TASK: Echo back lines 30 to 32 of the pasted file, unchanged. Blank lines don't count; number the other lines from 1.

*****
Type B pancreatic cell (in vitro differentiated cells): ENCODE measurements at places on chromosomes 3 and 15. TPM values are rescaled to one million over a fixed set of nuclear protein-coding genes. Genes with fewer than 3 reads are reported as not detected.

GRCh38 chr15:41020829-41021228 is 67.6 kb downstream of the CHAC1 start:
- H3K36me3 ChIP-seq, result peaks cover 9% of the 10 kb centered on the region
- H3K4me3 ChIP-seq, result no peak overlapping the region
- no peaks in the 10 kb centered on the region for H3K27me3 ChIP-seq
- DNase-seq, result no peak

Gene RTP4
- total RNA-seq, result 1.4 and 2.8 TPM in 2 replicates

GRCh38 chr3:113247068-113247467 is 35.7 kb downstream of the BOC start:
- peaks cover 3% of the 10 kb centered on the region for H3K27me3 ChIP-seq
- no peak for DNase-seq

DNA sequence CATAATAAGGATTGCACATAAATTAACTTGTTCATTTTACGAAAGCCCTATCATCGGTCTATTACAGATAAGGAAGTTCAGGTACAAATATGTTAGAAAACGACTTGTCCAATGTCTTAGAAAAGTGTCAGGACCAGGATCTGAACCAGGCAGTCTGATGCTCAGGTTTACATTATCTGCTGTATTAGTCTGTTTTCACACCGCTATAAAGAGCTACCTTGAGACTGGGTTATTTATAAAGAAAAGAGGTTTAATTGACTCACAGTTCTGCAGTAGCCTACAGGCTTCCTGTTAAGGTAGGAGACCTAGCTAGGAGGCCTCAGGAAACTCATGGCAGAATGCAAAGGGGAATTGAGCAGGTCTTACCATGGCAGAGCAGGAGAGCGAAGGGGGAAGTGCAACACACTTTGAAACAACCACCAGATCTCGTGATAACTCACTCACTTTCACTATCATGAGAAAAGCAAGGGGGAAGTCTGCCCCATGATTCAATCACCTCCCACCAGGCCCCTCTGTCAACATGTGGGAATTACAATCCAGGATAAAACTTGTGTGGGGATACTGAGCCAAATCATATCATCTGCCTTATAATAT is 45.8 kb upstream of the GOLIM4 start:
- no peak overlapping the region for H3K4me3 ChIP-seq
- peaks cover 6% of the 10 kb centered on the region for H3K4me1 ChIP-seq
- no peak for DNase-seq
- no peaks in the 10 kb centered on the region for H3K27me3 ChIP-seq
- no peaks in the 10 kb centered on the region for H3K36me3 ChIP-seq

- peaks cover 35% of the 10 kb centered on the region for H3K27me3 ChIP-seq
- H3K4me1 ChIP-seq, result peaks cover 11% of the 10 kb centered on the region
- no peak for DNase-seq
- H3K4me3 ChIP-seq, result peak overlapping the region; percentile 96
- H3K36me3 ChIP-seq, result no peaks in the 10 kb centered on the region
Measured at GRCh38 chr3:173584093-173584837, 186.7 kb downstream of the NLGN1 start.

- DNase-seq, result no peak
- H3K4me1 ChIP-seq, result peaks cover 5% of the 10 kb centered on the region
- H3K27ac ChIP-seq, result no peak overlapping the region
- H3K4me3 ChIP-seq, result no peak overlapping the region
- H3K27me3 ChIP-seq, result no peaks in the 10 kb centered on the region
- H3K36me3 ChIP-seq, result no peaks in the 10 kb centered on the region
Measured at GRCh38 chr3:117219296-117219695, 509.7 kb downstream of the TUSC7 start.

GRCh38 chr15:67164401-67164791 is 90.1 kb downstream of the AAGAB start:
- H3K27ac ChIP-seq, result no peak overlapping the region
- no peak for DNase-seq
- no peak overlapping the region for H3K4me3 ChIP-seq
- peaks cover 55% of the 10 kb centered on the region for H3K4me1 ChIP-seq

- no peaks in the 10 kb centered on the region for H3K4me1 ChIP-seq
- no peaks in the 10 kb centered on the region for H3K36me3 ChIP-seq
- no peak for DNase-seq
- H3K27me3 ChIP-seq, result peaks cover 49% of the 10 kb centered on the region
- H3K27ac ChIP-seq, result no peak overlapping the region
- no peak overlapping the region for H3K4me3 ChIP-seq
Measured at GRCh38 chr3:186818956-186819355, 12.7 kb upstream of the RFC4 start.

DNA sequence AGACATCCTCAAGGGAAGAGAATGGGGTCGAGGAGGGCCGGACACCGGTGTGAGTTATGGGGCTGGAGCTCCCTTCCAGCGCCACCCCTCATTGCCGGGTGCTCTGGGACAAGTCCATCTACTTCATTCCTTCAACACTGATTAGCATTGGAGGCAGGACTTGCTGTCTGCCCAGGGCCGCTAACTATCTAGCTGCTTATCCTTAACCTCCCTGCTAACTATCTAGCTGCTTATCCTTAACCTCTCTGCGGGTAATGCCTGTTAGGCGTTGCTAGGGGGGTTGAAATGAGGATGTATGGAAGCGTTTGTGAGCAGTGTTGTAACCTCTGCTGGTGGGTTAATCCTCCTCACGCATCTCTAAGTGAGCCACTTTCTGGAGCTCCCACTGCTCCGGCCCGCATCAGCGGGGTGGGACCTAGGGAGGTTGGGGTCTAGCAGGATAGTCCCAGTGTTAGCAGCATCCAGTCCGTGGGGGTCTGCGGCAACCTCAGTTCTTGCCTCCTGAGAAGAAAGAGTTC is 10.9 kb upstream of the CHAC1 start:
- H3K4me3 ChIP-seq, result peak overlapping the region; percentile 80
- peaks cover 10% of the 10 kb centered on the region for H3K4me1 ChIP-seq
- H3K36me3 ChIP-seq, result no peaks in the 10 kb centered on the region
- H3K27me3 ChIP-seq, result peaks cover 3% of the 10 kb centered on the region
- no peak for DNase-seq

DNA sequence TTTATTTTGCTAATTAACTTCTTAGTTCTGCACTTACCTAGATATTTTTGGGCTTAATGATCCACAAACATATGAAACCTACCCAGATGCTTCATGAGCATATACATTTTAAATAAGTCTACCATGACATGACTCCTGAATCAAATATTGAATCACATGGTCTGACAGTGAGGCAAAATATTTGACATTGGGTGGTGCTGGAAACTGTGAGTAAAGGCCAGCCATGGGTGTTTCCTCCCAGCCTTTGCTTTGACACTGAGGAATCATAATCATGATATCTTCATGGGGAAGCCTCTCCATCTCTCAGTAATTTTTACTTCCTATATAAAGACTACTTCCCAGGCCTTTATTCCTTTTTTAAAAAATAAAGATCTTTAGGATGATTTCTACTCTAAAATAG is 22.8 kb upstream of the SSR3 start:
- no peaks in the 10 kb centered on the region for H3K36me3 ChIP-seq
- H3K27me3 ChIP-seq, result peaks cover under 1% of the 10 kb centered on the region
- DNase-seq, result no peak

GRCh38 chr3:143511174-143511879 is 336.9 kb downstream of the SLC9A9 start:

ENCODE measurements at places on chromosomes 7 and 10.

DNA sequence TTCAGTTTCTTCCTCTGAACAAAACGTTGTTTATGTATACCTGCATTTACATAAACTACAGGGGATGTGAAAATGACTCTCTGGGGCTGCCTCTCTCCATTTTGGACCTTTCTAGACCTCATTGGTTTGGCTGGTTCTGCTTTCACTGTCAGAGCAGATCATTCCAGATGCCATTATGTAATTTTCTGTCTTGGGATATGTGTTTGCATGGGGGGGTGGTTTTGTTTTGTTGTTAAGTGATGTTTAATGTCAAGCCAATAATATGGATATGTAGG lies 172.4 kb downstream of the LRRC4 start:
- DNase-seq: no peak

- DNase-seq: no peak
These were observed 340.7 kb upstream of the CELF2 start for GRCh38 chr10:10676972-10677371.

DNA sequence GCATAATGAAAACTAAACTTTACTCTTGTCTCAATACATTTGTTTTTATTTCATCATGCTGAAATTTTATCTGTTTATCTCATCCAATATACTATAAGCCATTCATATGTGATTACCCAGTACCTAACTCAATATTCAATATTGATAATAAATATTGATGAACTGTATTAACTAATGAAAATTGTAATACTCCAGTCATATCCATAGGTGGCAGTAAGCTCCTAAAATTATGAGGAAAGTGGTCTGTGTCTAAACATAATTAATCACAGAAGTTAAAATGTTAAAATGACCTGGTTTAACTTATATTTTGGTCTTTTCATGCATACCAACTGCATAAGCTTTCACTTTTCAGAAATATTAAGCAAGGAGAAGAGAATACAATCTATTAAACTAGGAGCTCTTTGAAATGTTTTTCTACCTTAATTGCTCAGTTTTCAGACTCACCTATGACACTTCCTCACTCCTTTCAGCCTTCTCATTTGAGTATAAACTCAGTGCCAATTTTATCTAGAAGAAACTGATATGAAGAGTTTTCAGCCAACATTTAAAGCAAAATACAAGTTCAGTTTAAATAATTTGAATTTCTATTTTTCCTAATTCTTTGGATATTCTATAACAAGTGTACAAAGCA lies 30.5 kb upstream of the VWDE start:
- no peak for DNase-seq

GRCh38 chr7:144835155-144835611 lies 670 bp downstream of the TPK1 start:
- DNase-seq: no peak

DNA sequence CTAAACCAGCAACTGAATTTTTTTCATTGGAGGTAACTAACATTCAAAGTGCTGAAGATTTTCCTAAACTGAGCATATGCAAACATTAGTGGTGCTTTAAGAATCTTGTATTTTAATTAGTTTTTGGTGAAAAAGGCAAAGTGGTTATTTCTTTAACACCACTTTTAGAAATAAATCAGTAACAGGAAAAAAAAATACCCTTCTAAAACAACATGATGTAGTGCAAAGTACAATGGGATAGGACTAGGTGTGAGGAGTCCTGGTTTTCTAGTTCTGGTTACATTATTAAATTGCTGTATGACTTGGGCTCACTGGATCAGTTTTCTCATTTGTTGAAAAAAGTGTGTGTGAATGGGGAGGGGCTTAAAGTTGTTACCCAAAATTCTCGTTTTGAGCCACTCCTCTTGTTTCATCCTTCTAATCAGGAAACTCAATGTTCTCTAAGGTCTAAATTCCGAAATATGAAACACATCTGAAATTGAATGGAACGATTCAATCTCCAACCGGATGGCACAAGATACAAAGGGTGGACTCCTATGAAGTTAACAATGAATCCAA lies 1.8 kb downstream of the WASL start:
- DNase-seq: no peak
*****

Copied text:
Measured at GRCh38 chr3:117219296-117219695, 509.7 kb downstream of the TUSC7 start.

GRCh38 chr15:67164401-67164791 is 90.1 kb downstream of the AAGAB start:
- H3K27ac ChIP-seq, result no peak overlapping the region